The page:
Sayulita runs along a beautiful stretch of beach just north of Puerto Vallarta and the Bay of Banderas. For most of the year the water is clear and lends itself to swimming, surfing and even snorkeling, although in the rainy season water runs to the beach from nearby rivers and it's a bit cloudy. The main stretch of beach is the most popular, although Playa de los Muertos (around the corner at the north end of the beach) is also a local hotspot. In addition to renting surf boards, boogie boards and snorkeling gear is available from many places along the beach and in town.
It's important to note that there can be a very strong undertow at the beach in Sayulita, especially as you more further south. Children should ALWAYS have a parent close when swimming, and nobody should swim in the area in front of the trailer park.
There are many places to rent beach chairs for the day in Sayulita. I usually rented from Luna Azul, where $10 US/CAD gets you two reclining beach chairs, a table and an umbrella for the day (save your receipt!). Beside Luna Azul, in front of Breakfast.Net, you can rent a palapa (grass umbrella) with a table and four non-reclining beach chairs for the same price. Further down the beach to the south, some beachfront restaurants were offering two reclining chairs with an umbrella and table for $15. I know this sounds really bad, but I would always leave my stuff on my beach chair while I went swimming or surfing. I left clothes, money, my camera, everything. I felt it was pretty safe, and I also felt like the other tourists around me would have kept an eye on my stuff. The best thing to do is to come down before breakfast and claim the beach chairs you want with your towel, then return after breakfast and pay when the chair attendant comes around. Sometimes they don't come around until noon or even later, so don't feel bad about sitting in a chair you haven't paid for.
I went to Sayulita with the goal of standing up on a surfboard. I heard that El Tigre was a good surf school, but nobody there seemed that interested in approaching me (was I supposed to wave my money around in the air or something?). I ended up taking a group lesson from Luna Azul for about $35 US/CAD, which included ninety minutes of instruction, a rash guard and an hour of surfboard use after the class. On the day of my first lesson the waves were absolutely huge (even at the north end of the beach, where it's usually safe for beginners). We were getting thrown around like the balls in a bingo machine. However, I did manage to stand up, but only for a few seconds each time. For the rest of the trip my body absolutely ached from being tossed around like that, so I stuck to boogey boarding.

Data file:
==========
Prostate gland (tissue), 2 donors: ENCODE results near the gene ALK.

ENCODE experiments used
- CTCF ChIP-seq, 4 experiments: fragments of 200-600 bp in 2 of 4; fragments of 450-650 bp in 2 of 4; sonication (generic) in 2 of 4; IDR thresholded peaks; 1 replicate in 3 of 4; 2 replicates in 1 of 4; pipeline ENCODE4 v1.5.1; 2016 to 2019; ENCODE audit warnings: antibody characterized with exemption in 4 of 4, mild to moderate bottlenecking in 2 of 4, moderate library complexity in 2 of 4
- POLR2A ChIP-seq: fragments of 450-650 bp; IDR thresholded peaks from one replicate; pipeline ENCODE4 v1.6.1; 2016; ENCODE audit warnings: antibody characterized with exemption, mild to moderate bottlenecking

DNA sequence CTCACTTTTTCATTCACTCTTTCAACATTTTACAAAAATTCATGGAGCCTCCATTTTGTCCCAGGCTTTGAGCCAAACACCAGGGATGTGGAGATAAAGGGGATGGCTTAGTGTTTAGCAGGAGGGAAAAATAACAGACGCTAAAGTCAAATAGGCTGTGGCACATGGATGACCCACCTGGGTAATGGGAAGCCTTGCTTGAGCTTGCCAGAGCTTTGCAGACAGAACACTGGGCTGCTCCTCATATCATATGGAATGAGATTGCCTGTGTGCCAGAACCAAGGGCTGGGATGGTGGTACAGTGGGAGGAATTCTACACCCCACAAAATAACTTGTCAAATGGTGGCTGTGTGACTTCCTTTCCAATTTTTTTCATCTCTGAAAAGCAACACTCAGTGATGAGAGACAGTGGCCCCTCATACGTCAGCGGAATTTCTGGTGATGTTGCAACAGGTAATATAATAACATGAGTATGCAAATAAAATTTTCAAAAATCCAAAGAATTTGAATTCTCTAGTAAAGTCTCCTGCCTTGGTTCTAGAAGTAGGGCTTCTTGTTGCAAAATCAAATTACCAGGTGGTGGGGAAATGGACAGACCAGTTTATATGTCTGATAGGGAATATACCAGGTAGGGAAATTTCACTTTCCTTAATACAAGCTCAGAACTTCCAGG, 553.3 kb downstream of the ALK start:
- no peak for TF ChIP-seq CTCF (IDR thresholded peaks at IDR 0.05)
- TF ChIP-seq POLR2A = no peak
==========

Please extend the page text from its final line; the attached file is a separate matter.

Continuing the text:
The next time I visited Sayulita was during the off-season, so it was harder to find a group lesson to take. I asked again at Luna Azul but they didn't have anything on the schedule. However, when a "freelance" surf instructor came by the shop to rent gear for a student he'd met on the beach, the shop told him to come out and look for me to see if I still wanted to go out. I really appreciated that, as the shop didn't make any money off my lesson. This time the waves were a bit smaller and our instructor had a bit more fun with us. Both myself and the other student were standing up almost right away, and we learned a bit more about how to safely paddle out without getting knocked off our boards (and I learned how to fall onto my board instead of falling into the rocky water!). I don't know the name of my random surf instructor, but I wouldn't hesitate to recommend lessons with some random guy on the beach!
I visited Sayulita in March 2007 for a short vacation, and one of the highlights was getting a fantastic massage from Michael Abramson. While some street noise is audible from his 2nd-floor, open air studio, the atmosphere he's created in his space is conducive to deep relaxation. Michael balances professionalism and his extensive knowledge of bodywork with a friendly, charismatic casualness that instantly made me comfortable. In the past 15 years I've had too many massages to count, and this one was definitely in the top 5%. I don't remember exactly how much I paid, but it was reasonable. Scheduling can be done by e-mailing, calling, or just stopping by and writing a note on his white board. His studio is a few blocks from the beach/plaza, but I don't remember exactly where. Michael seems to be pretty well known around town, so if you ask around you probably can find someone to direct you.